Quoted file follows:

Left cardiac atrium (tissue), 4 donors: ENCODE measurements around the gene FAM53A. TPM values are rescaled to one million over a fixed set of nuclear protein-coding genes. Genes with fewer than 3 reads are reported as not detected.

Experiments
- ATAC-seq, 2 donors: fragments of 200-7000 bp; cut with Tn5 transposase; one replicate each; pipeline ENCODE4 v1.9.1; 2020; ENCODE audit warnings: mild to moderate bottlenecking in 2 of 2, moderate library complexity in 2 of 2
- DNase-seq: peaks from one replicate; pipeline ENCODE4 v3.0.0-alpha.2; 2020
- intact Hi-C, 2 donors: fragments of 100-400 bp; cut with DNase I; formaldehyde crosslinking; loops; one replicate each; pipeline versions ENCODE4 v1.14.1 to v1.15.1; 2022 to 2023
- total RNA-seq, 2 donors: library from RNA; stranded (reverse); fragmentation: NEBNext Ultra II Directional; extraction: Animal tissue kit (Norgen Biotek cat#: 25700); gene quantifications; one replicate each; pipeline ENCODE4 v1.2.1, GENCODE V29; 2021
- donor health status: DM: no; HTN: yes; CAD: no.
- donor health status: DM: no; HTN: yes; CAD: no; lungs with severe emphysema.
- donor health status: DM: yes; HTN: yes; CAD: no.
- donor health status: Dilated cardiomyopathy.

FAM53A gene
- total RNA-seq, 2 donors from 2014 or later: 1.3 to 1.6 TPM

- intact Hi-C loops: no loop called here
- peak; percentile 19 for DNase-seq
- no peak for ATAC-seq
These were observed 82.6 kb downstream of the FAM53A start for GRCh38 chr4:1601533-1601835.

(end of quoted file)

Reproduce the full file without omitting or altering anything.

Left cardiac atrium (tissue), 4 donors: ENCODE measurements around the gene FAM53A. TPM values are rescaled to one million over a fixed set of nuclear protein-coding genes. Genes with fewer than 3 reads are reported as not detected.

Experiments
- ATAC-seq, 2 donors: fragments of 200-7000 bp; cut with Tn5 transposase; one replicate each; pipeline ENCODE4 v1.9.1; 2020; ENCODE audit warnings: mild to moderate bottlenecking in 2 of 2, moderate library complexity in 2 of 2
- DNase-seq: peaks from one replicate; pipeline ENCODE4 v3.0.0-alpha.2; 2020
- intact Hi-C, 2 donors: fragments of 100-400 bp; cut with DNase I; formaldehyde crosslinking; loops; one replicate each; pipeline versions ENCODE4 v1.14.1 to v1.15.1; 2022 to 2023
- total RNA-seq, 2 donors: library from RNA; stranded (reverse); fragmentation: NEBNext Ultra II Directional; extraction: Animal tissue kit (Norgen Biotek cat#: 25700); gene quantifications; one replicate each; pipeline ENCODE4 v1.2.1, GENCODE V29; 2021
- donor health status: DM: no; HTN: yes; CAD: no.
- donor health status: DM: no; HTN: yes; CAD: no; lungs with severe emphysema.
- donor health status: DM: yes; HTN: yes; CAD: no.
- donor health status: Dilated cardiomyopathy.

FAM53A gene
- total RNA-seq, 2 donors from 2014 or later: 1.3 to 1.6 TPM

- intact Hi-C loops: no loop called here
- peak; percentile 19 for DNase-seq
- no peak for ATAC-seq
These were observed 82.6 kb downstream of the FAM53A start for GRCh38 chr4:1601533-1601835.